We try to live Rule #3 and we don’t always succeed. There isn’t always clarity about what’s absolutely right and what’s absolutely wrong. We don’t always realize a decision will be the wrong one in the long run. And clients don’t always agree with us. BUT, I believe that we have an obligation to our clients to at least give it the old college try and help them not make mistakes.

How about you? Got any stories of a vendor who let you make a mistake or saved you from making a bad decision?

P.S. I have a total of 23 rules. I’ll try to blog about them all in the future. If you’d like a copy of the list, let me know.

6 replies on “JP Rule #3: Never Let Your Client Make a Mistake”

I would love to see a list of your 23 rules. Does this mean you are a Michael Jordan fan?

JP thanks for articulating (JP Rule #3) with great example. I would love to have your entire list of 23 rules. I always counted on you when my employer (Alexandria, VA) was your client, to make me look good 🙂 Thanks,

Al Shoaff

I could not agree more that our clients should be able to rely on us as service providers for our expertise and recommendations. I have experienced similar services that you described in the t-shirt situation, and wondered, “why didn’t that provider look out for us?” Needless to say, situations like that can have a huge negative impact on work relationships, and often result in termination of partnerships. I think if we are truly “in relationship” with our clients, we owe it to them to think objectively and proactively for them, asking questions to ensure that their expectations will not only be met, but indeed exceeded every time we work together. Ideally, I want our clients to be able to rely on us not only for what our firm can provide, but for anything that will facilitate their success. We owe it to our clients to be resourceful and well networked outside of our own areas of expertise. We should strive to be the “go to” source for our clients no matter what they need, and demonstrate how much we value them through honest, thought-provoking dialogue. Trust is hard to build, but easy to lose, and it is the number one thing we value in working with others. Look forward to seeing all of your “rules.”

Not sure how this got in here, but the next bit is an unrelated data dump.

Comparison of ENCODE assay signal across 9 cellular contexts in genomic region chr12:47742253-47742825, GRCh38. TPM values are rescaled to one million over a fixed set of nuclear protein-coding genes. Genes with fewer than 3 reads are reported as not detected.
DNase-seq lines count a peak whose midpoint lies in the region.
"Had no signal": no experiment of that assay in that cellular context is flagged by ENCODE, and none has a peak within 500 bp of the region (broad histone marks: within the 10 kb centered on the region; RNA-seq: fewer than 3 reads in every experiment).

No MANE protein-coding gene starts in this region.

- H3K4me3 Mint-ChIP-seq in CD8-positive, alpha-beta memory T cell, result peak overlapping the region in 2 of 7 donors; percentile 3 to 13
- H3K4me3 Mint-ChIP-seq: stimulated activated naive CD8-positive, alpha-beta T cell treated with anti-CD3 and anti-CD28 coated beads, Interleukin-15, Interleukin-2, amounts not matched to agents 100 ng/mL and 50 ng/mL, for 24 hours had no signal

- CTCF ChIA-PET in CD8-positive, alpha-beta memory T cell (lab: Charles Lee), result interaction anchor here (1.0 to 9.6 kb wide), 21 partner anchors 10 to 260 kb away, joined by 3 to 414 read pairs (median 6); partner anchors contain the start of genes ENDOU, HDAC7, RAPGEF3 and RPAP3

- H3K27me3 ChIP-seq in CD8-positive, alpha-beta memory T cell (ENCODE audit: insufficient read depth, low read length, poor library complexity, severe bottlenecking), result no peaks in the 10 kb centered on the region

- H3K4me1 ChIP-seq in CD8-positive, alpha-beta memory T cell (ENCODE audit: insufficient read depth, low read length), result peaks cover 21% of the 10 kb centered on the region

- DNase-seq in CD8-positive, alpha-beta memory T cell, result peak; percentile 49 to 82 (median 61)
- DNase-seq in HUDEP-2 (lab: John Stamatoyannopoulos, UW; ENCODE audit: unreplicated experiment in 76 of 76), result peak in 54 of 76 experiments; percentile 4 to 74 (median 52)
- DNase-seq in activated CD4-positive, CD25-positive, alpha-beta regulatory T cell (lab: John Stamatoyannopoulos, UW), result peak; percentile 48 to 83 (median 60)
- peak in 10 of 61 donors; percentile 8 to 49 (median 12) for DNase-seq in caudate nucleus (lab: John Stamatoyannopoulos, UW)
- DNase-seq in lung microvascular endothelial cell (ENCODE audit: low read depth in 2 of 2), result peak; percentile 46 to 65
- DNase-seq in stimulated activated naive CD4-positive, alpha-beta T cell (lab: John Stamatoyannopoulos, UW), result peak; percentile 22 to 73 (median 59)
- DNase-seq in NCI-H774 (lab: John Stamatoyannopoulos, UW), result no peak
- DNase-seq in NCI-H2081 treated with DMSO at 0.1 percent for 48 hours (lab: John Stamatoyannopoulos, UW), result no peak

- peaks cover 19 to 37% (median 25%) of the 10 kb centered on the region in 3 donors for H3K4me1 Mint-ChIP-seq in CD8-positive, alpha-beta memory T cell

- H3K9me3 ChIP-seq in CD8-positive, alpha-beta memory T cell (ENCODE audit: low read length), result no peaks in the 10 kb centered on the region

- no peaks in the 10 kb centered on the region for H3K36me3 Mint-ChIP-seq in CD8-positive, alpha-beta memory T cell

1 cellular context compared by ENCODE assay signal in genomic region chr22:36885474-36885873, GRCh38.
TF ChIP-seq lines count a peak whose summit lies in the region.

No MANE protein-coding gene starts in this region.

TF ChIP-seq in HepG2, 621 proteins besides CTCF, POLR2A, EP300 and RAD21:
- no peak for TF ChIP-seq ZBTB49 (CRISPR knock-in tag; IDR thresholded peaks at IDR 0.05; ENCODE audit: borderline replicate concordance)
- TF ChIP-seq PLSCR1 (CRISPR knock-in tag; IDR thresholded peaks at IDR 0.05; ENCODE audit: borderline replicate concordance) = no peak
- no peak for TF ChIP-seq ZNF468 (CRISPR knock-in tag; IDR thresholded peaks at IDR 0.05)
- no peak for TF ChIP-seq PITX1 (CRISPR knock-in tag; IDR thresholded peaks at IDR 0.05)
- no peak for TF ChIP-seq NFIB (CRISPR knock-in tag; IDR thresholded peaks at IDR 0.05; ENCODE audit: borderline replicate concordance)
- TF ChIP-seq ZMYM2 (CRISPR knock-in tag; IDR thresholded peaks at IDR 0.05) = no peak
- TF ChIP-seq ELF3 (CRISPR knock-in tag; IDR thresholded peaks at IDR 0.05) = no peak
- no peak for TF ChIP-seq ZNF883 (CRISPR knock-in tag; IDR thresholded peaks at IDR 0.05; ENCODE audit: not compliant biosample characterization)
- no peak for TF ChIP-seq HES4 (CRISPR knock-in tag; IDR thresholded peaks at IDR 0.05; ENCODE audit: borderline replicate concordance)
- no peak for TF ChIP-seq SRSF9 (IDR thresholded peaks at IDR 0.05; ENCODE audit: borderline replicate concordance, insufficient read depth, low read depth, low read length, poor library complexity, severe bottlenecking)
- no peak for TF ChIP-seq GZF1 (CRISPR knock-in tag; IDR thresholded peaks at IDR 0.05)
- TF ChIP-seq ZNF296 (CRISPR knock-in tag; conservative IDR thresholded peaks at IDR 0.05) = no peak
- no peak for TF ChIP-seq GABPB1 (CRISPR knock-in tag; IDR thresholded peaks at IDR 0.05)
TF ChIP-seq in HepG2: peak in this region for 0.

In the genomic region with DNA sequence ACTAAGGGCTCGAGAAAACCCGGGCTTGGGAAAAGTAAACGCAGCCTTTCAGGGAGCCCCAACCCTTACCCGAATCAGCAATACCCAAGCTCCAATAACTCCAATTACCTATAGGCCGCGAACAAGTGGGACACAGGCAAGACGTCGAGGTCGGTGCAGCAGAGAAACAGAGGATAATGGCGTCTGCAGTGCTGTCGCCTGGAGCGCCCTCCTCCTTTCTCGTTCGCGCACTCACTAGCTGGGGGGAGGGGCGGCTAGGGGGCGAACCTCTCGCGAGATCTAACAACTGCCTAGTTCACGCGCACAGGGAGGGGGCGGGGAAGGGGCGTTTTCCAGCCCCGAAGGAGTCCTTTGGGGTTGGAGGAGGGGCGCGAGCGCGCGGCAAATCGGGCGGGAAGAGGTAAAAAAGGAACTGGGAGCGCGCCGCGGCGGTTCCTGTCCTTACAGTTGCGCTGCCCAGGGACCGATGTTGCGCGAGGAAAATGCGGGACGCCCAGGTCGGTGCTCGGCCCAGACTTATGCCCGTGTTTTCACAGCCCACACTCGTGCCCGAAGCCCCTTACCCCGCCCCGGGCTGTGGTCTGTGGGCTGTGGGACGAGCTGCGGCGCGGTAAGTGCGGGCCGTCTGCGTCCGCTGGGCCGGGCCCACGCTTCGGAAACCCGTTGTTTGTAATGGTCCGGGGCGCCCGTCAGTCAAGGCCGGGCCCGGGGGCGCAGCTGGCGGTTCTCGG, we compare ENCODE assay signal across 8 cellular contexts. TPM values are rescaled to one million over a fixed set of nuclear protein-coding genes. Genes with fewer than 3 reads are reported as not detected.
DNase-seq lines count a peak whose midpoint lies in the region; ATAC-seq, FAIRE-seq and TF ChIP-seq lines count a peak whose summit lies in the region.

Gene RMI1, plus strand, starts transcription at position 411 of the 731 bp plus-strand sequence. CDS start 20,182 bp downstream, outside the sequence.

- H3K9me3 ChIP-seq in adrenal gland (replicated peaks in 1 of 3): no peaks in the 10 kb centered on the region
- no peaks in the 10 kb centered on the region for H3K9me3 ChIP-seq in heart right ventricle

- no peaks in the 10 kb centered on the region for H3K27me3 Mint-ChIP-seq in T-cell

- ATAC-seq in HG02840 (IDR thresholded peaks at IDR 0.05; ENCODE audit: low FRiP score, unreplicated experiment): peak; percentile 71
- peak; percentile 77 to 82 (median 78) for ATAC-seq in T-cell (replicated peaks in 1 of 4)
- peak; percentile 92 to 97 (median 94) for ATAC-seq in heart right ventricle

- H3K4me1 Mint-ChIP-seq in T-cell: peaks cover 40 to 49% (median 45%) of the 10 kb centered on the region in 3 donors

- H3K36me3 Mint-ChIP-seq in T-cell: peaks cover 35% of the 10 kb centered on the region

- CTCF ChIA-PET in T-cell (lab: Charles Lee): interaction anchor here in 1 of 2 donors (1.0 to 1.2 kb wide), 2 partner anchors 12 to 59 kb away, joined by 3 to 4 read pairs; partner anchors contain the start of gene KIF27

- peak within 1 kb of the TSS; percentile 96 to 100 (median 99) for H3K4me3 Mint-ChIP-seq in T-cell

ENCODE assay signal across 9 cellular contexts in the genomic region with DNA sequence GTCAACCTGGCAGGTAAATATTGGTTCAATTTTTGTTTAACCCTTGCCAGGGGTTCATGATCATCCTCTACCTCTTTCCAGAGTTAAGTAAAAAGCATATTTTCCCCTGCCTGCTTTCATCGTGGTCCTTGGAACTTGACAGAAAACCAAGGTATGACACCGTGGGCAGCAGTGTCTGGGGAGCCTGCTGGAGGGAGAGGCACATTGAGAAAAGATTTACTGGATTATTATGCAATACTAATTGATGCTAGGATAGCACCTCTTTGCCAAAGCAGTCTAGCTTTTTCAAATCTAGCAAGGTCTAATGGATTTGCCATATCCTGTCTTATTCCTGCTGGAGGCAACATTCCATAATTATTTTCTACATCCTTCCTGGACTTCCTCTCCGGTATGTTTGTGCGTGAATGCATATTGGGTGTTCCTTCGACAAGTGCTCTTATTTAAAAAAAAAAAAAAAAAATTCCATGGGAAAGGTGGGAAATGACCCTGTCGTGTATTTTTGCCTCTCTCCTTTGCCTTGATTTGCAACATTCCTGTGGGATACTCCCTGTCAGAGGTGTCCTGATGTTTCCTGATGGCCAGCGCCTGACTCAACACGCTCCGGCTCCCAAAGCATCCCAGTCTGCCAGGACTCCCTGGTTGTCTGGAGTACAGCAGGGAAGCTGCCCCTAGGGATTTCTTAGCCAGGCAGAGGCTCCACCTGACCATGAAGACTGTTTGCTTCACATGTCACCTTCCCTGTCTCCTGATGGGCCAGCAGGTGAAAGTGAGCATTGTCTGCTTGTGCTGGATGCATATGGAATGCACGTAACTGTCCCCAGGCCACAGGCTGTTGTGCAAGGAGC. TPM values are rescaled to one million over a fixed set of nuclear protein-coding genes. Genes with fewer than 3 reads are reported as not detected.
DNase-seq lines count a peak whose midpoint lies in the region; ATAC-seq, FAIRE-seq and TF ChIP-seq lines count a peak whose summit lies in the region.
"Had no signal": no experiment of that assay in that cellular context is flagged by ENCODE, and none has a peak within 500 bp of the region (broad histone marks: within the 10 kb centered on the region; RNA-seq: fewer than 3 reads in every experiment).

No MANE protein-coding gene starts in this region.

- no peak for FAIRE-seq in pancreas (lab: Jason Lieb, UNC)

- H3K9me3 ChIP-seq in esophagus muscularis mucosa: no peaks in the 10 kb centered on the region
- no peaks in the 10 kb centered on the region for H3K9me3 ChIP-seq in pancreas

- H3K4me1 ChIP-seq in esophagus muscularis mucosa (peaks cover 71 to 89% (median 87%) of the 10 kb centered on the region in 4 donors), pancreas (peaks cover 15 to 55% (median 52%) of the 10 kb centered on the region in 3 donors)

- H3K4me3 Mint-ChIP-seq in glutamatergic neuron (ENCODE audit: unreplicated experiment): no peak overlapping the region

You provide a great example of what separates great companies from the also rans. We practice this concept religiously at VISTAtsi. I had the good fortune to have this expectation reinforced by one of our large federal customers early in my career. I was checking in with a customer with whom we had been working for many years to see how we were doing. In the privacy of his Pentagon office, he reminded me that, in addition to providing all the services that were stipulated in our contract, he also was depending on us to look out for his interests in our dealings with others and, to the best of our ability, make sure that he didn’t get blindsided by something we should have noticed. He relayed a particular instance where we might have done a better job of living up to this expectation and it really registered with me. Ever since, I have consistently reinforced this expectation with my staff and we have gone on to do a significant volume of work for this customer that continues today. I consider it a key characteristic of our approach to our customers across the board that helps to differentiate us from our competition.

Keep up the good work and I would be interested to see what else is on your list!

I’d also like to see your (Gibbs-inspired?) rules. Make sure you get #12 right: Never date a coworker. 😉